An architect/artist and a composer/musicologist offer revealing insights into how white people appropriated African-American labor and African-American culture.

“Creation Myths,” a new installation by Hugh Hayden at the Princeton University’ Art Museum’s new Artt@Bainbridge gallery on the corner of Nassau and Vandeventer, “evokes themes of cuisine, leisure and education and explores the intersections of these themes with slavery’s bainbridge-housecomplex legacy.”  It will be discussed Thursday, Feb. 20, at 5:30 p.m. in 50 McCosh Hall, followed by a reception at the Museum and is on view now through June 7.

In the “I’m sorry I missed it but at least i now know about it” department was a three-day musicology conference sponsored by the university’s music department: Within and Without: Les Six at 100, les six imagewhere Harvard’s Uri Schreter presented a paper, “‘Snobs
in Search of Exotic Color’: Blackness and Transgression in the Music of Les Six.” With in depth technical analysis of musical scores, he aims to prove that despite enduring beliefs in French “color-blindness,” French notions about blackness were articulated in nuanced ways that perpetuated long-standing, exoticized representations of the black Other.”

Schreter:  In the years after World War One, Les Six rose to fame as the enfants terribles of the French avant-garde. Much of their rebellious image hinged on their appropriation of African American music, which has often been claimed to transgress racial and social boundaries. But were they actually inspired by the so-called “black jazz”? In this paper, I demonstrate that at least in some works, the composers drew on a French, diluted form of “white jazz,” while presenting it as an exotic symbol of blackness. By doing so, they pushed black jazz to the periphery of French culture and reinforced the “sonic color line.”

By comparing the French music-hall with compositions by Les Six and recordings of contemporaneous African American musicians, I demonstrate that several works touted as being influenced by jazz, such as Milhaud’s Caramel mou (1921) and Auric’s Adieu, New-York! (1919), actually drew on French popular music. This study of the reception of jazz in Paris provides a unique vantage point for understanding the crystallization of French perspectives on race. The risqué and modern character of jazz appealed to many audiences, but it also sparked turbulent debates about race, class, and national identity that reflected postwar anxieties.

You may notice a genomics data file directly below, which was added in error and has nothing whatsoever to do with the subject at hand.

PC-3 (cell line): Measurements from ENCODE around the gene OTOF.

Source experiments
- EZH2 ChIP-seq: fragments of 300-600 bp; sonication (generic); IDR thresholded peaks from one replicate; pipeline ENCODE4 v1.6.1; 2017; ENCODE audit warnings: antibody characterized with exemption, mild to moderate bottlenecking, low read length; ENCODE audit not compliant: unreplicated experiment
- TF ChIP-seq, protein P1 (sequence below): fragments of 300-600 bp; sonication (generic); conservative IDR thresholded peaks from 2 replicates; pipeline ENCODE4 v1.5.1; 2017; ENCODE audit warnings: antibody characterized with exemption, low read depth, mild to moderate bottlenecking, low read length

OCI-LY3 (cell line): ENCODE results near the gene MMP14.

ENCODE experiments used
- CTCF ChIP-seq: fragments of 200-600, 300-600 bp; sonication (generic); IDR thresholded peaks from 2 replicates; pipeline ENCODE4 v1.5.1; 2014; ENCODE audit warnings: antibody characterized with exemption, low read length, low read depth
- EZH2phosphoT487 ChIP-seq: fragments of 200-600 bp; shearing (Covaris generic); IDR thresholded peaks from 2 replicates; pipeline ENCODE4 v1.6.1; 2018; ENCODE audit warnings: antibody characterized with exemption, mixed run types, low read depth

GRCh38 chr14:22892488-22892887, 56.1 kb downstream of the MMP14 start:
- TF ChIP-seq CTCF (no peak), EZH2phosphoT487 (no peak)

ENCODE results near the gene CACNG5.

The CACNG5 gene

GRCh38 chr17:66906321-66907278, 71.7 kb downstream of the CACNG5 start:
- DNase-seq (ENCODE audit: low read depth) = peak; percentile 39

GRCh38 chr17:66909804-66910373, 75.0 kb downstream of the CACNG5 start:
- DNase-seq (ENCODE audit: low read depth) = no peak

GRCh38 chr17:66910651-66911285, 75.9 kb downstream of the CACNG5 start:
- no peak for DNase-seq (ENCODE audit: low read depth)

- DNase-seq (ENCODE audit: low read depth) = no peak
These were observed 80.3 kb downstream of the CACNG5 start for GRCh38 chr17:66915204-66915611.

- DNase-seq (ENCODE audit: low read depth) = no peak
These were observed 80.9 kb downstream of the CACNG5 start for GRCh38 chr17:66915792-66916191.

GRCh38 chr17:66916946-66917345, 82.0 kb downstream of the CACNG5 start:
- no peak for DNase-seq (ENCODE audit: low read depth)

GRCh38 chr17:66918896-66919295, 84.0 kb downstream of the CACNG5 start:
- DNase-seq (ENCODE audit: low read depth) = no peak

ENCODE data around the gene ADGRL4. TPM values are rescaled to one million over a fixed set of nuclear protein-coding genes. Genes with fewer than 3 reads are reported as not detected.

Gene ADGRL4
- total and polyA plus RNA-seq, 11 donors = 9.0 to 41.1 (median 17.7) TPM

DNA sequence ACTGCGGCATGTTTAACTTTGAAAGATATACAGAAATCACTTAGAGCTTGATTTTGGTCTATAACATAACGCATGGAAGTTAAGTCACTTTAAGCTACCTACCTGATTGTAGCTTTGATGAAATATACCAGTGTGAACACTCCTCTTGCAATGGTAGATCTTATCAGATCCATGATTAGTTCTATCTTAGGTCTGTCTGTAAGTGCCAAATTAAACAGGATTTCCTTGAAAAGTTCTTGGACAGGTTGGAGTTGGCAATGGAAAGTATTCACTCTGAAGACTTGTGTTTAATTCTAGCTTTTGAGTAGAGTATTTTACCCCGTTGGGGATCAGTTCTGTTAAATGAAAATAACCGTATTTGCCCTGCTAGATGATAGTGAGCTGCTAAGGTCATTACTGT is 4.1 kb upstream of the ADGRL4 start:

The political and economic systems that have enabled white supremacy to flourish are relatively easy to trace. But to excavate the cultural systems that spawned white supremacy requires artistic scholarship (Schreter) and creativity (Hayden). To those who try to cut funds from the art and music studies that are part of a liberal education, TAKE NOTE. 

 

‘Don’t let the failure of your imagination limit your ability to serve your customers’

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My friend Hugo Campos, writes Susannah Fox, is originally from Brazil and taught me a lovely phrase in Portuguese about someone who holds all the cards, who seems to have all that they need to create change: “Está com a faca e o queijo na mão.” It means: He holds the cheese and the knife. This person has what they need to execute their vision. You want to be that person.

Details here. 

Image credit:
<a href=”https://www.freepik.com/free-photos-vectors/food”>Food photo created by freepik – http://www.freepik.com</a&gt;

 

Dear Abby: elders need to share family history

dear abbyDear Abby:

In your column today, “Not Interested” kvetches about his mother, “obsessed with family history and preserving attachments to relatives…her house is stuffed with furniture, books, legal documents, photos, and the like. Each has a story that goes with it.”

Instantly I identify with both of them, the young person who yearns to accomplish goals in the future, and the old person who wants to pass down her heritage (memories, objects, collections, pick one) to her descendants. I was that young person, dealing with a memory-preserving mother, and at age 79 I still share the lofty goal of :making a difference’  with the time I have left to me.  I am that old person, yearning rather desperately to leave ‘something of me’ behind.

Abby, your advice was practical but insufficient. You tell the son to find other relatives who might want the collection. You tell him not to make any promises he does not intend to keep.